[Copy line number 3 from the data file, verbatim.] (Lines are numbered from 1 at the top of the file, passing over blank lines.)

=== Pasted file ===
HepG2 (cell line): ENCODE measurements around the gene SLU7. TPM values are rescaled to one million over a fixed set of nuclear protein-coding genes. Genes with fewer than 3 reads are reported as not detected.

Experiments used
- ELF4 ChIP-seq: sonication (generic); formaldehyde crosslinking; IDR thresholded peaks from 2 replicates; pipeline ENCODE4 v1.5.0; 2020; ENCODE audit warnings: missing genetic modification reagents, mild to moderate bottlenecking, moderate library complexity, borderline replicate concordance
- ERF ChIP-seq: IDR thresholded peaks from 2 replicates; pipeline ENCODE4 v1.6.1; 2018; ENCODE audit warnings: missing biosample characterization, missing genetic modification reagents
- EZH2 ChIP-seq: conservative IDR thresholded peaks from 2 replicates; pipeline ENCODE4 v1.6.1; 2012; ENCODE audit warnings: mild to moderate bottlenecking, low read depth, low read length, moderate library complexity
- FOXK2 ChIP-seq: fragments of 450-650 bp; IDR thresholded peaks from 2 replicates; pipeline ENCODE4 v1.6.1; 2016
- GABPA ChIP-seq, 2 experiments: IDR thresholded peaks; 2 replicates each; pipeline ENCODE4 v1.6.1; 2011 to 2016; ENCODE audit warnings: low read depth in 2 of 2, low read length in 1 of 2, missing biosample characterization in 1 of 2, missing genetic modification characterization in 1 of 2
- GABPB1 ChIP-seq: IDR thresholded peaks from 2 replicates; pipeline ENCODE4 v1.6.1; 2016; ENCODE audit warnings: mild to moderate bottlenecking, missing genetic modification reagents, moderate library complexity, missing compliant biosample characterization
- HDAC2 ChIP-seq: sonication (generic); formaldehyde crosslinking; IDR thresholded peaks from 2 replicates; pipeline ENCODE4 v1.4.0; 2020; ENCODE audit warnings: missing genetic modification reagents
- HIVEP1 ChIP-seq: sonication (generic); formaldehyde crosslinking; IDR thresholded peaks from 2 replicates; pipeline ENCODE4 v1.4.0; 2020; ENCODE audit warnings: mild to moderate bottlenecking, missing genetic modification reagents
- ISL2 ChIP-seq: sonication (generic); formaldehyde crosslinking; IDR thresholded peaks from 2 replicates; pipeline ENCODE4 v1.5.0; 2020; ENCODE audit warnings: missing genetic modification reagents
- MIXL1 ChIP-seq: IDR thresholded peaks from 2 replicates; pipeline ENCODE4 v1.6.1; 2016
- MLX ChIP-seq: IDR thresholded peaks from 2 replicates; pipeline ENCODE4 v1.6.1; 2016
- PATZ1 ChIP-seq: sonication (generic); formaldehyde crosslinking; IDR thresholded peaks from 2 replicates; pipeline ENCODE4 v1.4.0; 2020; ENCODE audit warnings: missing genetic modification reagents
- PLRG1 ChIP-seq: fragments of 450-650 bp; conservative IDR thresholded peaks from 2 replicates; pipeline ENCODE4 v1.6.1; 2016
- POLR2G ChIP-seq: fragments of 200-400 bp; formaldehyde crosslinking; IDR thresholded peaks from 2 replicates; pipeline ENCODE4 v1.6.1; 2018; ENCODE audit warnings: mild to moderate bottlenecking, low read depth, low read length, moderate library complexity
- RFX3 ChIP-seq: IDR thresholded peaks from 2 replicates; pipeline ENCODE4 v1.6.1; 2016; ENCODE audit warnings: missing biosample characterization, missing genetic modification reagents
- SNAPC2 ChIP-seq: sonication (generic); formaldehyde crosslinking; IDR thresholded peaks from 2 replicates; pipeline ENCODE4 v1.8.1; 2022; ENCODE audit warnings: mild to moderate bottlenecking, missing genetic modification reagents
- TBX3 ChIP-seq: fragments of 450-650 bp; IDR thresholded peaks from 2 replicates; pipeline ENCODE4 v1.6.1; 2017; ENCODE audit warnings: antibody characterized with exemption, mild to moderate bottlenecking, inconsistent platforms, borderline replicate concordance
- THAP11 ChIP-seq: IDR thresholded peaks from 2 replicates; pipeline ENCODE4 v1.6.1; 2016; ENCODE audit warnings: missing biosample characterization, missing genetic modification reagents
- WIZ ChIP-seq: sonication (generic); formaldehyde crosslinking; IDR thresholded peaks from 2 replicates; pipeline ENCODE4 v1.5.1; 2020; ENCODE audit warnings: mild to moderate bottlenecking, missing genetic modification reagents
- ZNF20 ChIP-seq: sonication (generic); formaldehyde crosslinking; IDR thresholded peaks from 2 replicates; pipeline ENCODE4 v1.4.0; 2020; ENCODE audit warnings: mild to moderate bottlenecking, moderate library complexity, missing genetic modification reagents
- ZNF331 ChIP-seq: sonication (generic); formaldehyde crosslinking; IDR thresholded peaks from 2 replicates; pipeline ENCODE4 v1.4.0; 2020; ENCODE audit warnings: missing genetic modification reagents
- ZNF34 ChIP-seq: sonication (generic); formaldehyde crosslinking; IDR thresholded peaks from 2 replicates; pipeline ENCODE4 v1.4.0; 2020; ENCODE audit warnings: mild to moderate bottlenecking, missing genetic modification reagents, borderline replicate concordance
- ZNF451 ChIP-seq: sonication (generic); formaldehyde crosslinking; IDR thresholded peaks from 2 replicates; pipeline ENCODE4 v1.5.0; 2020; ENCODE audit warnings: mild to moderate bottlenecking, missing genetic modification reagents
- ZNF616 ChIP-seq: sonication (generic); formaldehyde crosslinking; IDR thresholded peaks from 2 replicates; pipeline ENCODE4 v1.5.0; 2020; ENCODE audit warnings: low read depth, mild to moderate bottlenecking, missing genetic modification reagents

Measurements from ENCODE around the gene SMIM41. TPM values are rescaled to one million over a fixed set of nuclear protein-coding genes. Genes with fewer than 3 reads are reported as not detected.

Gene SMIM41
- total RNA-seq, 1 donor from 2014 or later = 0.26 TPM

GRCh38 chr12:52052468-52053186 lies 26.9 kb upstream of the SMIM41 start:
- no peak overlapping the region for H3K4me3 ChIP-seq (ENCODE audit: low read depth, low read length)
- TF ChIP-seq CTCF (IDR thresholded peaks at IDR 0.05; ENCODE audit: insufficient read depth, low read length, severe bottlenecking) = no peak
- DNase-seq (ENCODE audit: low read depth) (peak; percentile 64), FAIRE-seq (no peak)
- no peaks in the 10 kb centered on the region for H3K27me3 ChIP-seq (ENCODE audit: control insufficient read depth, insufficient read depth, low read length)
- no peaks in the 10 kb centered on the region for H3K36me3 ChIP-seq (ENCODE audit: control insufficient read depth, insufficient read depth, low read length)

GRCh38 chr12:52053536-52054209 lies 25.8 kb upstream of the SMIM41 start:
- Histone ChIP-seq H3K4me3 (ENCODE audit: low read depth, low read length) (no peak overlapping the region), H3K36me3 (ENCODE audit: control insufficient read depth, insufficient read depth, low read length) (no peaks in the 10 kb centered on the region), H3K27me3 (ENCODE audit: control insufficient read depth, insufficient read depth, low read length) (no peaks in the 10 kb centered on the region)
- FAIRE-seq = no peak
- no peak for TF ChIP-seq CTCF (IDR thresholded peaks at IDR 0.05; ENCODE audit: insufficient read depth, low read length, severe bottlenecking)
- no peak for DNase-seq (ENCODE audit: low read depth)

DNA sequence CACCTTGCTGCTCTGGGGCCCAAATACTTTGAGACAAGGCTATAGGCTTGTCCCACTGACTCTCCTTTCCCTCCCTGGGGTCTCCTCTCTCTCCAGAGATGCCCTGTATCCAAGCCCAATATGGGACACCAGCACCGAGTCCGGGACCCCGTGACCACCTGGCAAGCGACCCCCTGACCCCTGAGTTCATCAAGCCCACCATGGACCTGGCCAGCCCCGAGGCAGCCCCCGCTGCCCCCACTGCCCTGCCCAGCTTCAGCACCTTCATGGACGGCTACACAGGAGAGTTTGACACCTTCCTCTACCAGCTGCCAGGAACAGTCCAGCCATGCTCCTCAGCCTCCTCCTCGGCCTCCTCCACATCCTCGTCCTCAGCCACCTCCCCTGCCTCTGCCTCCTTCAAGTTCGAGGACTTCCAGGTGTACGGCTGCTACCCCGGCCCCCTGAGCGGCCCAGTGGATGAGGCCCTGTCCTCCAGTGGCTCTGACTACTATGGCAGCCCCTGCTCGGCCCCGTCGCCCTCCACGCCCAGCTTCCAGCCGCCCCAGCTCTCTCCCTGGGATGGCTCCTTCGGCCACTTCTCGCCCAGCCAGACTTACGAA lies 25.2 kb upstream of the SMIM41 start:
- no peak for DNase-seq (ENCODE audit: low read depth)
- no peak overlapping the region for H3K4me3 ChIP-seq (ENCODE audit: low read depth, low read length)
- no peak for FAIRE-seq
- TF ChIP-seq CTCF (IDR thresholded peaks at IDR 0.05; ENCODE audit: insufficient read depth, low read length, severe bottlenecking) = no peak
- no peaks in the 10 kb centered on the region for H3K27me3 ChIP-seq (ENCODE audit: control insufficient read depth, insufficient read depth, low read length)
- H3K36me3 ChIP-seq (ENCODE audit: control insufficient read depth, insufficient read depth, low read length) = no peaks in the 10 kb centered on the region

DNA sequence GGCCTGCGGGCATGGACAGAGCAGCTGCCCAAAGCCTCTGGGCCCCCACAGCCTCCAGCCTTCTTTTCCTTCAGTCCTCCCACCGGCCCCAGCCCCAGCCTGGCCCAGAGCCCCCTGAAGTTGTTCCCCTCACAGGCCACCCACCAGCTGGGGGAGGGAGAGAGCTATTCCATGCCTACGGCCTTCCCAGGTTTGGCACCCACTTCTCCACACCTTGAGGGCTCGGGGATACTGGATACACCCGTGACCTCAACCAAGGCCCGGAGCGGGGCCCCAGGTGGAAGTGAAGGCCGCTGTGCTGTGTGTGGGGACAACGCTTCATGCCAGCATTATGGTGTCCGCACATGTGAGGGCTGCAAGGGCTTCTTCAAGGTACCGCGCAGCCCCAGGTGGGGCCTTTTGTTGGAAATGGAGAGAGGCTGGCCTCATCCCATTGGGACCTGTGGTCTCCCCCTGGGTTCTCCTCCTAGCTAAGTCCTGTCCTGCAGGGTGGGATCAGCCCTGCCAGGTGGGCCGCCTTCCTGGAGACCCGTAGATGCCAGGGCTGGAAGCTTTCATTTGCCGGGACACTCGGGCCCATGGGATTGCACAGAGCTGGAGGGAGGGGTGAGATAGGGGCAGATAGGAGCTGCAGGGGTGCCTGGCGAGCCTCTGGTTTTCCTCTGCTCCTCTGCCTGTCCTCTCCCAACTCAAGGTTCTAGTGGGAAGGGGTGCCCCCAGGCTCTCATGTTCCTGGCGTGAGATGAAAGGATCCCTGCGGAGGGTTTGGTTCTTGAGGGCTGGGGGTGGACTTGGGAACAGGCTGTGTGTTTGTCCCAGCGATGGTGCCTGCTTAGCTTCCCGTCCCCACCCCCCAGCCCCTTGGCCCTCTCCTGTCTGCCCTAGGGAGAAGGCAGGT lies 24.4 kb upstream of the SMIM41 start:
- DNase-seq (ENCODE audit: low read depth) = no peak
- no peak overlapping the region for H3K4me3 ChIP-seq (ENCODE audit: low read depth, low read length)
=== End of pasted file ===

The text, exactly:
- ELF4 ChIP-seq: sonication (generic); formaldehyde crosslinking; IDR thresholded peaks from 2 replicates; pipeline ENCODE4 v1.5.0; 2020; ENCODE audit warnings: missing genetic modification reagents, mild to moderate bottlenecking, moderate library complexity, borderline replicate concordance